This is an era of change. For the last five decades, computational power and capabilities have increased and evolved in an unprecedented manner. Clinical trials are the central mechanism for unbiased assessment of proposed advances in health, healthcare, and evaluation of approaches to prevention, diagnosis, and treatment of disease. The digital health era now offers tools for transforming clinical research through improved efficiencies of highly complex trials. Leveraging digital technologies will be instrumental in accelerating clinical evidence generation on a global level.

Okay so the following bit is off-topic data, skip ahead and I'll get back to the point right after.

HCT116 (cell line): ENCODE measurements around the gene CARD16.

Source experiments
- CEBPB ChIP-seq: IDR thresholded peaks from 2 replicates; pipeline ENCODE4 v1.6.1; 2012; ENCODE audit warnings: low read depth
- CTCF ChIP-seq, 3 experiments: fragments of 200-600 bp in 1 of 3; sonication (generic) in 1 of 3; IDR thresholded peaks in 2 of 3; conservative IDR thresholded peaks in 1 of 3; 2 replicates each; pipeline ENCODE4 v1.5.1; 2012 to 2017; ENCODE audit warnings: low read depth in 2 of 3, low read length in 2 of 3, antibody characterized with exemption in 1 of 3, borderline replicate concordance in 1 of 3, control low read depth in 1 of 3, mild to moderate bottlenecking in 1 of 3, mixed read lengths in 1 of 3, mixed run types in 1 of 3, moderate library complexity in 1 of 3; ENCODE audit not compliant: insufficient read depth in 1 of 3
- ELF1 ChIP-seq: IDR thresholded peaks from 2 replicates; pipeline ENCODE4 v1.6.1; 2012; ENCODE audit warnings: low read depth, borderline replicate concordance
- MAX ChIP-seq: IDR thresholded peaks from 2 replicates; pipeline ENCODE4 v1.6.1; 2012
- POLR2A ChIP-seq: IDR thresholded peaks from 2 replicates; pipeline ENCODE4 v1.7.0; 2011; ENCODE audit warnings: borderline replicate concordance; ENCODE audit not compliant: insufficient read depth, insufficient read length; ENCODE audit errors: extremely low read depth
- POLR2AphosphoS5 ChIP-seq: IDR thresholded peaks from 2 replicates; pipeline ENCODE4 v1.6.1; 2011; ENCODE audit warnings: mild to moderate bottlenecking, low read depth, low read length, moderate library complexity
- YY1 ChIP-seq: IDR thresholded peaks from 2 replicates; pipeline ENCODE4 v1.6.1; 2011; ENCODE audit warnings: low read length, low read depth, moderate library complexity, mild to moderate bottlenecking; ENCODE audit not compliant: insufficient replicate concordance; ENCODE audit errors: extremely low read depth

Clinical trials are a fundamental tool used to evaluate the efficacy and safety of new drugs, medical devices, and other therapeutic interventions. Today, the conduct of clinical trials continues to rely heavily on the use of paper documents. For example, participant recruitment, informed consent, and the collection of source data are still performed manually, often in paper format. Thus, it is time to fundamentally shift the traditional paradigm as the current methods for conducting clinical trials are no longer sustainable. New strategies for the future of clinical trials are needed, including the concept of digital clinical research. Digitally enabled tools will help to improve participant access, participant engagement, trial-related measurements, and interventions. More and more aspects of conducting clinical trials — e.g., remote patient monitoring via telemedicine — and other decentralized ways of collecting data will then be managed electronically and automatically.1